Dragmatting and brushing: Continue the work of brushing to keep the air circulating around the base of the plant, particularly important for removing early morning dew and controlling disease. Pay particular attention also to the goalmouth areas and centre circles post match to lift the grass back up out of muddy areas. This is also important in keeping surface levels.

Divoting: This is important work even at this late stage in the season, and should be completed after each match. Arm yourself with a border fork and a bucket of topdressing with a little seed mixed in. Not everyone can afford the necessary time to go divoting on the scale of some of the Premiership grounds, but it is an important part of keeping a surface in good condition. If you cannot afford a full divoting programme, then you could tackle the worst and clean the rest off with a mower or pick up sweeper.

Cutting: Cutting will become very much a part of your daily routine this month. Make sure that you keep your mowing equipment cutting keenly. If you are expecting to carry out your renovations earlier in April, then you might want to think about reducing the height of your grass, but this should be a gradual process if your grass is high.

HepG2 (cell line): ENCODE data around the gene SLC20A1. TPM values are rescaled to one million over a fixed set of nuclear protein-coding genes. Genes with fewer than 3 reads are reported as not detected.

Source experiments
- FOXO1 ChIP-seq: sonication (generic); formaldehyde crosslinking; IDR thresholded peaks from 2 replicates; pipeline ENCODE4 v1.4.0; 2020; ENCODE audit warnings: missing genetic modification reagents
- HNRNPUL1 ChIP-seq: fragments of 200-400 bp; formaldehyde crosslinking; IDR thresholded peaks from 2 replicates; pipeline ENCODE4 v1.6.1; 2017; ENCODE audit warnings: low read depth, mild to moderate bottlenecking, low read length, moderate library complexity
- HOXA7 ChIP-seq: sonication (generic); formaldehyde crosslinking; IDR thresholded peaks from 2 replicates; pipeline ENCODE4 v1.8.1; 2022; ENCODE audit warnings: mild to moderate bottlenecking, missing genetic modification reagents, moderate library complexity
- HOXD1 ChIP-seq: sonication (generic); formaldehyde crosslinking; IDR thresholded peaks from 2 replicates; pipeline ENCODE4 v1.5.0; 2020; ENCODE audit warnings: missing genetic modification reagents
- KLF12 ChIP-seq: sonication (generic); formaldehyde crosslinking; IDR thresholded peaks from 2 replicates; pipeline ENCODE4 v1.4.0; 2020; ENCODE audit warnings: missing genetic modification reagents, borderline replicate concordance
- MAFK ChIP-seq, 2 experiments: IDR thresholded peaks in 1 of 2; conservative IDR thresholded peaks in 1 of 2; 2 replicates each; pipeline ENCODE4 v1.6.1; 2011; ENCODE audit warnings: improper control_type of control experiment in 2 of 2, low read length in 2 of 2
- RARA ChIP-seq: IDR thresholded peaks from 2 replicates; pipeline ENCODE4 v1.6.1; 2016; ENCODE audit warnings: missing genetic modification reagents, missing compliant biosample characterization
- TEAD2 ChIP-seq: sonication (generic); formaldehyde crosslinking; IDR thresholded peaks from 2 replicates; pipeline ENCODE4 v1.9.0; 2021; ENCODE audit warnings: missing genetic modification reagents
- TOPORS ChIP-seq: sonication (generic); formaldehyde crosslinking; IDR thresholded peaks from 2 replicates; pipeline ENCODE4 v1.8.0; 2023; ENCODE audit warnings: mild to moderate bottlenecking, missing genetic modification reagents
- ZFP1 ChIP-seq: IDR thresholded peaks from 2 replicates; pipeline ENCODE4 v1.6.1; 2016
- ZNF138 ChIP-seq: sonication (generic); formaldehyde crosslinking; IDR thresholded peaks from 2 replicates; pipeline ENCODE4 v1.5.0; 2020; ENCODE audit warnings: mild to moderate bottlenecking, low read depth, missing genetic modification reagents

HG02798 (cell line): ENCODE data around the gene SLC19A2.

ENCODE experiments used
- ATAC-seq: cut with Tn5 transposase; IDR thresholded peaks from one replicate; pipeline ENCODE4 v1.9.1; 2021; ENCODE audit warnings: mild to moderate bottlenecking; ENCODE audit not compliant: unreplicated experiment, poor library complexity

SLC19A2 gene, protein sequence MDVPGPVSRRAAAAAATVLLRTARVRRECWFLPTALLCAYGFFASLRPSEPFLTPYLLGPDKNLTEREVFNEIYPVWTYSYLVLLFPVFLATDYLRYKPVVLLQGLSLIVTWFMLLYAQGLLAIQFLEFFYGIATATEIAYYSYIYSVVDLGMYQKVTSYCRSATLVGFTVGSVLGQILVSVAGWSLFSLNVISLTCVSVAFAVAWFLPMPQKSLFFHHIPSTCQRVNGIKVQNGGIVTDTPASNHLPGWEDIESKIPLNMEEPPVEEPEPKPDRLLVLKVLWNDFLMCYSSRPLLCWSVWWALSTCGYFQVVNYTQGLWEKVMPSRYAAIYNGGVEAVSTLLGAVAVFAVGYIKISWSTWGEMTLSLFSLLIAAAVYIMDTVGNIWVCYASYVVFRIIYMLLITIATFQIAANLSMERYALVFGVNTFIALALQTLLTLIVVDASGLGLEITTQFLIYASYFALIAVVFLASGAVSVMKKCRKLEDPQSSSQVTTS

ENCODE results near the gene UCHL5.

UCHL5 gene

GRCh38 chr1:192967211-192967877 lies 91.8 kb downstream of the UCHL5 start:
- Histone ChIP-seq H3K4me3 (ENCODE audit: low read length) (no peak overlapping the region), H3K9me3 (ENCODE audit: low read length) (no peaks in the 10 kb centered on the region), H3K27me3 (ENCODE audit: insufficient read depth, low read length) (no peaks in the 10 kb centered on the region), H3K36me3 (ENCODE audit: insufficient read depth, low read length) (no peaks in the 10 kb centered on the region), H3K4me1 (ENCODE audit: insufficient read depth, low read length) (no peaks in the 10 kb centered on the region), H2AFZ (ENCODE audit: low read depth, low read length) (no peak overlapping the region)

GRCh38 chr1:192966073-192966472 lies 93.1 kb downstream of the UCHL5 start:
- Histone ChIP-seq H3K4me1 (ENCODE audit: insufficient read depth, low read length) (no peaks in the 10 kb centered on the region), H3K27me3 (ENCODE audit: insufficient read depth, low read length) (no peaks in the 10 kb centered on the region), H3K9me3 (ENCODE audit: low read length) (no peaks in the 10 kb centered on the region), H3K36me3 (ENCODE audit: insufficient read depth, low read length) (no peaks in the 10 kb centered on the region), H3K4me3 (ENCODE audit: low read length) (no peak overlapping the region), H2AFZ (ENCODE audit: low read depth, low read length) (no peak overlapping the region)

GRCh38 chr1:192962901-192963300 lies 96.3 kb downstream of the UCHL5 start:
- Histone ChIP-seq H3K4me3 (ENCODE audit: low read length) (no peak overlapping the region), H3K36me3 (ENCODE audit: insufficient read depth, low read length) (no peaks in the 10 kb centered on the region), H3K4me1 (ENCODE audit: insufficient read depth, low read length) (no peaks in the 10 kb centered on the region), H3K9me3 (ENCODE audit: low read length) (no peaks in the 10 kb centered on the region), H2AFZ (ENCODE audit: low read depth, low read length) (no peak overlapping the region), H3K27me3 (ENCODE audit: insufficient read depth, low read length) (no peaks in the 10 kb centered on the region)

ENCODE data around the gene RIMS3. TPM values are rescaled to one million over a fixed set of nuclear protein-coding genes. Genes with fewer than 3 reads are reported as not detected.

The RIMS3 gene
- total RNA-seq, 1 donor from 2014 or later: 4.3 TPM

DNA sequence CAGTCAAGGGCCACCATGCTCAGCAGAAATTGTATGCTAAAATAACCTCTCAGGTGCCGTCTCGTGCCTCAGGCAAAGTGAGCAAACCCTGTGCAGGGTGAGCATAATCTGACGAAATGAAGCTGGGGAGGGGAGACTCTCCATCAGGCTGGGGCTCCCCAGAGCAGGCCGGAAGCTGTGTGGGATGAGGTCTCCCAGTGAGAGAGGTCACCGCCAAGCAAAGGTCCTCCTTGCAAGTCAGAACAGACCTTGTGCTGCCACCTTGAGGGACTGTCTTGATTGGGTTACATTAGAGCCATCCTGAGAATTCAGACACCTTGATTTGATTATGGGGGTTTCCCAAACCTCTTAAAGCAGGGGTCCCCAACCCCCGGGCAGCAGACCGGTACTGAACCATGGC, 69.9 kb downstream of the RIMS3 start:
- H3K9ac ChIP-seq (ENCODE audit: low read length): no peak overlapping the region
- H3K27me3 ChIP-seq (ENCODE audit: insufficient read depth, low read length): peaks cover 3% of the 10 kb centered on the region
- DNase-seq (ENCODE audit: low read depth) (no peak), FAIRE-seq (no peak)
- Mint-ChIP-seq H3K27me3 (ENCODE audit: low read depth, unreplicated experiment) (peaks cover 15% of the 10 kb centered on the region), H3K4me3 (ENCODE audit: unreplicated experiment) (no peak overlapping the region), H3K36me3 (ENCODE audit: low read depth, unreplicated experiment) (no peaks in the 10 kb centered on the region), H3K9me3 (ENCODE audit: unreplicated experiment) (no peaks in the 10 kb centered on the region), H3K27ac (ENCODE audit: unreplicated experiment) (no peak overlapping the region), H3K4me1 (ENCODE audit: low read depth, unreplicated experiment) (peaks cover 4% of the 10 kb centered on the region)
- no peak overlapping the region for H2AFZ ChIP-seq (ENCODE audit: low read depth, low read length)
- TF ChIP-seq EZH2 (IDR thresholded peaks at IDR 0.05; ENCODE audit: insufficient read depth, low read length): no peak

Not only will this ensure your emergent grass sowing will not have to compete for light amongst taller established grasses, it also means that you will not need to be on the grass with heavy machinery whilst it is trying to establish.

Spiking: Continue spiking when the conditions are right. This is another important operation process.

Goal nets and posts. Check these after each game. Make sure they are upright and the nets are tidy and tied in properly. If you are taking goalposts down for storage, make sure you note any problem areas - broken bolts that need replacing/greasing etc. Paint them before storing away and also make a note of any new net requirements.